The Most Remarkable Woman in England

The Most Remarkable Woman in England : Poison, Celebrity and the Trials of Beatrice Pace

By (author) John Carter Wood

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This book offers the first in-depth study of one of the most gripping trials of inter-war Britain, that of farmer's wife Beatrice Pace for the arsenic murder of her husband. A riveting tale from the golden age of press sensationalism, the book offers insights into the era's justice system, gender debates and celebrity culture. Based on extensive research, it locates the Pace saga in the vibrant world of 1920s press reporting and illuminates a forgotten chapter in the history of civil liberties by considering the debates the case raised about police powers and the legal system. Spanning settings from the Paces' lonely cottage in the Forest of Dean to the House of Commons and using sources ranging from meticulous detective reports to heartfelt admirers' letters, The most remarkable woman in England combines serious scholarship with vivid storytelling to bring to life the extraordinary lives of ordinary people between the wars.

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  • Paperback | 272 pages
  • 138 x 210 x 22mm | 358.34g
  • 02 Oct 2012
  • MANCHESTER UNIVERSITY PRESS
  • Manchester
  • English
  • 9 black & white halftones
  • 0719086183
  • 9780719086182
  • 537,847

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Author Information

John Carter Wood is a researcher at the Leibniz Institute of European History in Mainz, Germany and a Visiting Research Fellow at The Open University

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Review quote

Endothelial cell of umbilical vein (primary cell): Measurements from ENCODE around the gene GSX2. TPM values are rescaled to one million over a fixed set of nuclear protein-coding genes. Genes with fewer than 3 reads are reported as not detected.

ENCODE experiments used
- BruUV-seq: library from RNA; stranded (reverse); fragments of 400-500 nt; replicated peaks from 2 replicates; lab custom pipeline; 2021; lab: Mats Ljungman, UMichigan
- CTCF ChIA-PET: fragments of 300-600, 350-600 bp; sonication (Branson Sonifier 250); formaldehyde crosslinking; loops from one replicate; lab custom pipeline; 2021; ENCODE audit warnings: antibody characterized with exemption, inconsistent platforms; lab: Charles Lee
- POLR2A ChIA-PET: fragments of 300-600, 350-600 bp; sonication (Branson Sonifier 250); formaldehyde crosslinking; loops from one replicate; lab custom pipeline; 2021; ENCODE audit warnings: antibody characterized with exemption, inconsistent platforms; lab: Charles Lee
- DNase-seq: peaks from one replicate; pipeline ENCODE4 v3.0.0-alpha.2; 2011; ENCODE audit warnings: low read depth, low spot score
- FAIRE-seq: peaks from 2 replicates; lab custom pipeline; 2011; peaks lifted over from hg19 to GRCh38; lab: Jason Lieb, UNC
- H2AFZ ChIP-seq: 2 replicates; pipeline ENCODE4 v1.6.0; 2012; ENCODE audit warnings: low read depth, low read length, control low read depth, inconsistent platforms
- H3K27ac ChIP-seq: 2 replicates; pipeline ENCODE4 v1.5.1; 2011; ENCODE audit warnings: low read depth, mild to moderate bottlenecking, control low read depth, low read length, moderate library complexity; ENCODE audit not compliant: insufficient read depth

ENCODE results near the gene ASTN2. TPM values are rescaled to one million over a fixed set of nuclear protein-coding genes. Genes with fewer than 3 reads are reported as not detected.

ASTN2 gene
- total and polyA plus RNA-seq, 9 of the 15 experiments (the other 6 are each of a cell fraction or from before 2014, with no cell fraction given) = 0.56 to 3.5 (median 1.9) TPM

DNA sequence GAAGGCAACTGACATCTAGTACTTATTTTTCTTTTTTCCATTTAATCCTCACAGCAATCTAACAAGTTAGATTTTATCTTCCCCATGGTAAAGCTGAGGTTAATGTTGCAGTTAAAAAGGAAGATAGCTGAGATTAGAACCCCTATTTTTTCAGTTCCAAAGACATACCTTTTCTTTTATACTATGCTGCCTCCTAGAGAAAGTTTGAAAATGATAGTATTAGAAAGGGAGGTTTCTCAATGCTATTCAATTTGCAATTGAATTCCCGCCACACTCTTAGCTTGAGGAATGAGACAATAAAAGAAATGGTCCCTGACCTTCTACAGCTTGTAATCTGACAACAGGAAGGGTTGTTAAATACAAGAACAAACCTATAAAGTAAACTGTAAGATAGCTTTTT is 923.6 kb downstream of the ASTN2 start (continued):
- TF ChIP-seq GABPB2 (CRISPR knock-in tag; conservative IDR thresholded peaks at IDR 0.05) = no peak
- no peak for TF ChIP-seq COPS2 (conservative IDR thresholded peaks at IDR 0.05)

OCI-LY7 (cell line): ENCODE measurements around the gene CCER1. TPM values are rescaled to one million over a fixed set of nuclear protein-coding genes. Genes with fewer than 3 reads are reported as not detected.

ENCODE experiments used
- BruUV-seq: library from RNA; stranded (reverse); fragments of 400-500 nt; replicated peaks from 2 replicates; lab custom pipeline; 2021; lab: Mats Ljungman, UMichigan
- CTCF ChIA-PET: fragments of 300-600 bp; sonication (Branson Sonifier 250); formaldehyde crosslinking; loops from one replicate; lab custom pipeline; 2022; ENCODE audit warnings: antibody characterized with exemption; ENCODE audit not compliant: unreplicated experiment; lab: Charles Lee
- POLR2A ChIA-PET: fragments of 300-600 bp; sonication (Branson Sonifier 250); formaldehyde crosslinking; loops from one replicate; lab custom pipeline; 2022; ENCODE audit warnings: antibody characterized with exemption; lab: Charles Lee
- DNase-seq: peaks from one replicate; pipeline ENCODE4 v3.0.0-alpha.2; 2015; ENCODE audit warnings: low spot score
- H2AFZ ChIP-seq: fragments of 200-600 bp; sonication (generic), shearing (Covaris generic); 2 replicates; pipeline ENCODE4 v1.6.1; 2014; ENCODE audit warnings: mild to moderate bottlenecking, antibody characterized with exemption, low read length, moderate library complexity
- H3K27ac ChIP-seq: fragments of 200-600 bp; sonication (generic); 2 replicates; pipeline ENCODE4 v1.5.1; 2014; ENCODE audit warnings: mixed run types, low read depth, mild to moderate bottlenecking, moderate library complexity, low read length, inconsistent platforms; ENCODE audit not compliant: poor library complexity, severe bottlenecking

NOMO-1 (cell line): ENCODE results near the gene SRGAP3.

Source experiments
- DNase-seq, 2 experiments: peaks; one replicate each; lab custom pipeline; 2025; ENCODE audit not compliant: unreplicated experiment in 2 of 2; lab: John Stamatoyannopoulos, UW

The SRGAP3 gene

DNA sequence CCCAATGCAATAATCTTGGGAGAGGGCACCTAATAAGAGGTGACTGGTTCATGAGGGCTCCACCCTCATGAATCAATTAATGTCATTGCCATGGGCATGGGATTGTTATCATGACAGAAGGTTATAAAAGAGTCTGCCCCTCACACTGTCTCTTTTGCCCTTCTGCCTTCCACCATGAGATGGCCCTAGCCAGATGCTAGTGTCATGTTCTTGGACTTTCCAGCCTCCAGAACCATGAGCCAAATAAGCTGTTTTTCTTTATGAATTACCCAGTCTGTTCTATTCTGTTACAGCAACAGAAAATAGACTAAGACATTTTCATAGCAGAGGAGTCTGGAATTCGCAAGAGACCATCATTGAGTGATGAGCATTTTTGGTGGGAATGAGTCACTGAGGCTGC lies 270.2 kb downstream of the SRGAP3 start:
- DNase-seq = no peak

'A fascinating analysis of one woman's domestic disaster, the power of the press and public opinion. Loved it!' Jenni Murray, host of BBC Radio 4's "Woman's Hour" -- Jenni Murray,. Woman's Hour Immaculately researched, fluently written and utterly compelling. Dominic Sandbrook, Literary Review, 1 December 2012 -- . 'The Most Remarkable Woman in England' is an intriguing book. It not only raises pertinent questions about the use of "evidence" to build a criminal case but also reveals how debates about gender roles, domestic violence and justice for the poor erupted at one particular cultural moment in inter-war Britain.' June Purvis, The THE, 22 November 2012 -- . The THE 'Sometimes life is better than fiction. Is there any novelist who could have got this extraordinary story so perfectly right, inventing it: the violence at the heart of it, the suspense, the succession of revelations, the passions so raw and inchoate that they have a mythic force? And then there's the grand sweep of the narrative, beginning in the bleak poverty of an obscure cottage in the Forest of Dean, acted out finally on the national stage. [...] John Carter Wood's book about the Pace trial works because of his sober and scrupulous assembly of the evidence, quoting the words that were spoken and written at the time so we can feel the textures of the material for ourselves - the found poetry of precise reportage.' Tessa Hadley, in The Guardian (26 October 2012) -- Tessa Hadley. The Guardian 'This is history as murder-mystery. John Carter Wood tells a spellbinding story of murder, using the trials of the accused (Beatrice Pace) to reflect the nature of celebrity culture, the legal system, and gender relations in 1920s Britain. The fundamental question remains: did Beatrice Pace kill her husband? You will have to read the book to find out!' Joanna Bourke, Professor of History, Birkbeck College -- Joanna Bourke. 'The trial of Beatrice Pace was one of the most sensational news stories in inter-war Britain. In this thoroughly researched and clearly-argued study, John Carter Wood is not solely concerned with the usual question of whether or not Mrs Pace was guilty. Rather he also focuses on the period's celebrity culture, the role of the press, the development of public interest and the police. In so doing, he has produced a model for modern social and cultural historians.' Clive Emsley, Professor Emeritus, Open University -- Clive Emsley. 'In analysing the Pace case, John Carter Wood offers an in-depth exploration of attitudes towards inter-war crime, gender, media sensation and criminal justice, and at the same time delivers a comprehensive overview of a murder mystery that captivated the nation.' -- Lucy Williams, University of Liverpool.

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